The following links offer excellent advice about selecting graduate programs and advisors, a timely topic this time of year (thanks to the Nanopolitan blog for the pointers):
- Choosing a graduate program, by Greg Mankiw
- Choosing a graduate school, by Diana Davis
- Toward a jerk-free world, by Nanopolitan
To complement their posts, I want to emphasize that you don't really have good advisors - instead, you have good student-advisor relationships. By the same token, you occasionally have bad advisors, but often you have bad student-advisor relationships. While some advisors certainly are more successful than others in helping their students develop, it should not obscure the fact that what represents a good relationship for one student might be awful for another; in addition, some will thrive in an environment where others falter. They should recognize their strengths and find the advisor who can make the best use of these skills.
An old Nanopolitan post describes the "advisor from hell", who inflicted verbal abuse on his post-doc and tried to hurt his career. The post-doc ultimately realized the relationship was not salvageable and moved on, but that was obviously a very difficult decision to make.
To summarize (using my own insights and the posts above), here are a few things to keep in mind:
- Job prospects after graduation, especially in academia, heavily depend on the name of the university you get your PhD from (and the university where you do your post-doc, if applicable), the ranking of the department, and the recommendation letters your committee members will write for you.
- Everything else being equal, an advisor with a strong record of supporting students through Research Assistantships is better than an advisor with a strong record of supporting students through Teaching Assistantships. That's because you want time to do research. Being a TA a few times is a wonderful experience if you want an academic position down the road, but it is also very time-consuming.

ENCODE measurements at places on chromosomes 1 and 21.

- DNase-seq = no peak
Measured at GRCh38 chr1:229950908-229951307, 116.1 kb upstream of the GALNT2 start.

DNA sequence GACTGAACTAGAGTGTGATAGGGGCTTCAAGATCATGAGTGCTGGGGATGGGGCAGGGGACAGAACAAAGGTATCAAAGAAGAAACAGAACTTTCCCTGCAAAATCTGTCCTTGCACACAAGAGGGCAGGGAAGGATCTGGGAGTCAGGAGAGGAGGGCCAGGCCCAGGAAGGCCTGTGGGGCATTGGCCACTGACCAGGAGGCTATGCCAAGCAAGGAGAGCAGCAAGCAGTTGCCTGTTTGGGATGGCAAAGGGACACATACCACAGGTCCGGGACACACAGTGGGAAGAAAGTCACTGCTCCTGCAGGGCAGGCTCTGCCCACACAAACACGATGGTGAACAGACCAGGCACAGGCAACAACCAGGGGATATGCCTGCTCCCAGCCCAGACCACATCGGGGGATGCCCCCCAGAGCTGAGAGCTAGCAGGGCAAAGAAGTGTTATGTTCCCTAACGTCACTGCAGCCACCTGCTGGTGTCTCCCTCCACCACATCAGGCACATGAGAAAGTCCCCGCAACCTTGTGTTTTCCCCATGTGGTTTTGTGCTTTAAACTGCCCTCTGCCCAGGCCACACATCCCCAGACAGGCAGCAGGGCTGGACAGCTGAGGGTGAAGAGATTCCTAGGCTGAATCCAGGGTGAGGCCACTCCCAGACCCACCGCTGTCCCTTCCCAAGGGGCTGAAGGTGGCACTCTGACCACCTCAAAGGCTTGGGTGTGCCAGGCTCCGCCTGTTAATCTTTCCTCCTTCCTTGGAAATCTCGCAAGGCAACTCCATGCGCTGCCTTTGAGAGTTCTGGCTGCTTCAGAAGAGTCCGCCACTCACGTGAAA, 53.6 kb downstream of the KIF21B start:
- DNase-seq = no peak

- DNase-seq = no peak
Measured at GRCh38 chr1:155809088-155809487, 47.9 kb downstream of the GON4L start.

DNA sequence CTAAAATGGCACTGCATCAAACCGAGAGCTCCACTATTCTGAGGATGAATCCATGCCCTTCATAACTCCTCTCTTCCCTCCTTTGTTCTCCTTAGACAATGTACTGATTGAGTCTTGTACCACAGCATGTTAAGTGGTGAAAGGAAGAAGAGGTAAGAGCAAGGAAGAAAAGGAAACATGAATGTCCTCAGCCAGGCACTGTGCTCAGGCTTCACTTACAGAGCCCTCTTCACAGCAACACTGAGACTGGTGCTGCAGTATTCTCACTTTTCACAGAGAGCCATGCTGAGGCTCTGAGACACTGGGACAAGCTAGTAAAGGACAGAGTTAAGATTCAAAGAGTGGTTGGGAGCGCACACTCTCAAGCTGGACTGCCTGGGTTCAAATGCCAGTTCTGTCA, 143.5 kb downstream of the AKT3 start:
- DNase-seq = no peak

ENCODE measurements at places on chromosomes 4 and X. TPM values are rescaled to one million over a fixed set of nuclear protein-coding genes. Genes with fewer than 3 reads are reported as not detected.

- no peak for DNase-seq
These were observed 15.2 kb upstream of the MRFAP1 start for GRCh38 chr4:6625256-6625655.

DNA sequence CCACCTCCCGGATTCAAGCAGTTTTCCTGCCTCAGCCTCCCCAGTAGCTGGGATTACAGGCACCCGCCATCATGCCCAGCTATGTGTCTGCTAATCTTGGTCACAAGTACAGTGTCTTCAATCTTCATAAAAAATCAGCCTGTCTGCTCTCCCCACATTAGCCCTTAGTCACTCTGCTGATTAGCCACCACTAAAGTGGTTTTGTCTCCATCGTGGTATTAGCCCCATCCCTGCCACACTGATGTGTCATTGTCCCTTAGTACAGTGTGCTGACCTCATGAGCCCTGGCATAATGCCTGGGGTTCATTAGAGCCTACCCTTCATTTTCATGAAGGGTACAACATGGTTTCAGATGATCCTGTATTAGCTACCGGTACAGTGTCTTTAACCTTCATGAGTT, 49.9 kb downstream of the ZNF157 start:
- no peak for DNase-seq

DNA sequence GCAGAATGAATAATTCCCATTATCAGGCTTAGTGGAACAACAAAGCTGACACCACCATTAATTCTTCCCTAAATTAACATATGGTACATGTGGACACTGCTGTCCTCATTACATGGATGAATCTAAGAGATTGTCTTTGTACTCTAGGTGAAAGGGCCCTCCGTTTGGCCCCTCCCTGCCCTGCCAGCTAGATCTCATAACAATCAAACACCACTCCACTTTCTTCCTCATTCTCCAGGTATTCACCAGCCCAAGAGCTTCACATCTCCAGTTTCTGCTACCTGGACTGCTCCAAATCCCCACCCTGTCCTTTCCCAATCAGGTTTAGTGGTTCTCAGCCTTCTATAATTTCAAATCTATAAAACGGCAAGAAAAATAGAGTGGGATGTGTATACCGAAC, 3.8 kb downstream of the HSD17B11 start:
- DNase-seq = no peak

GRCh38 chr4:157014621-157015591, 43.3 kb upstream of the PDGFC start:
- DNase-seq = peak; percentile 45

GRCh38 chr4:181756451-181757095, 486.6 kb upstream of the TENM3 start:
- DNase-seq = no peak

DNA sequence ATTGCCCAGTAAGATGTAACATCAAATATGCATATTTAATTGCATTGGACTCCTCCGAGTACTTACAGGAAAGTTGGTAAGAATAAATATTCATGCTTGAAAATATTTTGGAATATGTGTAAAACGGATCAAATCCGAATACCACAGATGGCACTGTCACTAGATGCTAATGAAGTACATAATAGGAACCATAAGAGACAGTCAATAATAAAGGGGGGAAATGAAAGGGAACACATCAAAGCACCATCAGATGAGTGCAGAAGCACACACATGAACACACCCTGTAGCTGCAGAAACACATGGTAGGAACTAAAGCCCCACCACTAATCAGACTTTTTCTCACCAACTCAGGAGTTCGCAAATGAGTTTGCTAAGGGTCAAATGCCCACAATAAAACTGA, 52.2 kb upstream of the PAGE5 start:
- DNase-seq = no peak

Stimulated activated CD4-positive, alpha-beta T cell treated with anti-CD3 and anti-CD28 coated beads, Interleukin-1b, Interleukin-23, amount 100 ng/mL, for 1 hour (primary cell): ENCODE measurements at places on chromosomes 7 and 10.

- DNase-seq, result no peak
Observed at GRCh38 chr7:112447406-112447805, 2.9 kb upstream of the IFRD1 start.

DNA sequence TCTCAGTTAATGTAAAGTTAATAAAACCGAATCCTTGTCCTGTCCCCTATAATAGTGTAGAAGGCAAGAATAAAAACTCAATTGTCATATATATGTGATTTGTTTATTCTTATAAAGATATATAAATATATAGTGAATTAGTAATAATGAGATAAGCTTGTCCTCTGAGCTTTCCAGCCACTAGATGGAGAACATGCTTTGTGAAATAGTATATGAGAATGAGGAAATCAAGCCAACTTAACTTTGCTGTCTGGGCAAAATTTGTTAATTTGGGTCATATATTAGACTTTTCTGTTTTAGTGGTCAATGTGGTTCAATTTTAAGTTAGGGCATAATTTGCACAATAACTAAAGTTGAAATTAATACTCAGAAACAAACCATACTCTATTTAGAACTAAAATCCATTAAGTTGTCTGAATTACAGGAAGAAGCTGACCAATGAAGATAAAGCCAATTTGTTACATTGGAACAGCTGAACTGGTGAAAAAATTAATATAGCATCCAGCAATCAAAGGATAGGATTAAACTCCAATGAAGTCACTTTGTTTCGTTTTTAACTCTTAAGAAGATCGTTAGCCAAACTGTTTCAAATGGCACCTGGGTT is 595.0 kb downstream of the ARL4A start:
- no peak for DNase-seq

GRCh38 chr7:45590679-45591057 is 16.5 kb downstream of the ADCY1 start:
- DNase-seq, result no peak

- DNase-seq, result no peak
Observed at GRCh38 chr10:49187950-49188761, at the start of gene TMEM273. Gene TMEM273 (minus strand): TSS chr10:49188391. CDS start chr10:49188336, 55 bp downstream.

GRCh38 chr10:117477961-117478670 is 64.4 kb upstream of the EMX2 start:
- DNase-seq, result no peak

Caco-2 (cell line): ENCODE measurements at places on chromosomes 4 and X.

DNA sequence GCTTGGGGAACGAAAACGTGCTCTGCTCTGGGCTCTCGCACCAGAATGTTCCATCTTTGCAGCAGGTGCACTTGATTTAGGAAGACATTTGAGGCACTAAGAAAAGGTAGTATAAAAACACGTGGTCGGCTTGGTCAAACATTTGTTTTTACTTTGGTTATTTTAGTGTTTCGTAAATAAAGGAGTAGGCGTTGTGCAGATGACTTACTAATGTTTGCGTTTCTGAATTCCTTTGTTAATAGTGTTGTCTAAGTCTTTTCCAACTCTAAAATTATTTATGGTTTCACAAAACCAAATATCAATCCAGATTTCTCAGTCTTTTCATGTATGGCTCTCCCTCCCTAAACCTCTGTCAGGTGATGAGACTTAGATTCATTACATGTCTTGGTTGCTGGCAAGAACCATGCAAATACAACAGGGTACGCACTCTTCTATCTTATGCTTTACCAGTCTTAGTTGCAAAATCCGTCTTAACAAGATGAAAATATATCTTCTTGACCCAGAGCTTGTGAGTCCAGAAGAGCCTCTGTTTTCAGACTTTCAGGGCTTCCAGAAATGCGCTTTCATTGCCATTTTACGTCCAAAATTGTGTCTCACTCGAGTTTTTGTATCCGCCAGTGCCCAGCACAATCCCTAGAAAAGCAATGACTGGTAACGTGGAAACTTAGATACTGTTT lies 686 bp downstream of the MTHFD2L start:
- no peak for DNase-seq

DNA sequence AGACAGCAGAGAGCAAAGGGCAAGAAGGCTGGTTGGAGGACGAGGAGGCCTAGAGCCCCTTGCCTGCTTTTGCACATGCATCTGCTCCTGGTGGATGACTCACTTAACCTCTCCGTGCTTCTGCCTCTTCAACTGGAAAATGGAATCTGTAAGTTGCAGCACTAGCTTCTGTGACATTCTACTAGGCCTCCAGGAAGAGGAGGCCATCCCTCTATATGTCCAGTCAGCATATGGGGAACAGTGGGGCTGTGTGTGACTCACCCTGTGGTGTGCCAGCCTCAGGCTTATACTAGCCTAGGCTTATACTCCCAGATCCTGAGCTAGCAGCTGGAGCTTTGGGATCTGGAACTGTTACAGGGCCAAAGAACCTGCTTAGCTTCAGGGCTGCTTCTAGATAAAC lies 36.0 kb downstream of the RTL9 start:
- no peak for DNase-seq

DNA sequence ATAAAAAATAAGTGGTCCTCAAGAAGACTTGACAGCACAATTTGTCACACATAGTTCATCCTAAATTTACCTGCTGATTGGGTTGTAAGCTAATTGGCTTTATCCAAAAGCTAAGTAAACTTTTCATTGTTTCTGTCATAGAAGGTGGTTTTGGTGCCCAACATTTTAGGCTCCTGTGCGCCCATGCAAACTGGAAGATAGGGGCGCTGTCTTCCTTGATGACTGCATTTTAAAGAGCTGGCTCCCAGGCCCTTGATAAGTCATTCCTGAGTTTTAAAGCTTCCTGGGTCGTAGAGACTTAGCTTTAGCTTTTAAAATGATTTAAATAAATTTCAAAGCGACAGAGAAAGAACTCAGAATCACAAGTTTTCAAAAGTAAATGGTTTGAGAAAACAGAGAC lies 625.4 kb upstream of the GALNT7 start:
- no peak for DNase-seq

- Some advisors want to meet with their students almost every day, others every few weeks, others once a week. Make sure that your advisor's habits match what you are comfortable with. Ideally, your advisor should be open to meeting at least once a week if you are getting started in your research, and a little less often as you become more senior and develop independent-thinking skills.
- An advisor with lots of students might produce a lot of attention-generating papers, but he might also be short on time to spend with each student individually.
- Everything else being equal, you should avoid working for an advisor whose students take much longer than the department average to graduate. You should also look into the jobs the students accepted after graduation, especially industry vs academia.
- Failure is no fun. If a department has a history of failing many graduate students at the qualifying exam, you want to know that before you accept the offer. You don't want to start the process again somewhere else. Besides, often students who fail the exam do not want to start again from scratch elsewhere and will simply change career paths, but they might have been outstanding researchers if they had joined another institution.
- Don't choose a program based on a single faculty member. He might decide not to fund you or he might leave. Make sure you have a backup plan if the person you want to work with is not available.
- If there is a faculty member you're interested in working with and you're already on campus (for instance in the Master program), try to take his or her classes so that he/she can see your worth first-hand. Plenty of students with excellent undergraduate transcripts end up being disappointments because they cannot adjust to graduate-level work. But also, students who look average on paper sometimes end up as success stories.
- Ask students what they think and ask professors about their advising style, but be aware that people might have an agenda.
- Don't forget you're in this for the long run. You need to maintain a good working relationship with your advisor for four to five years, while many of the friendships you make will ebb and flow and sometimes fade. Pick an advisor you can see yourself working with - not just someone whose name will look good on your CV.
- Understand most advisors do the best they can, and you're only aware of a tiny part of what they're doing (writing grant proposals, attending committee meetings, preparing lectures, editing their students' papers, etc). They're not trained in how to advise students - often they only have the example of their PhD advisor (or possibly their post-doc supervisor) to provide inspiration and develop their own advising style by trial and error. Be willing not to take things personally.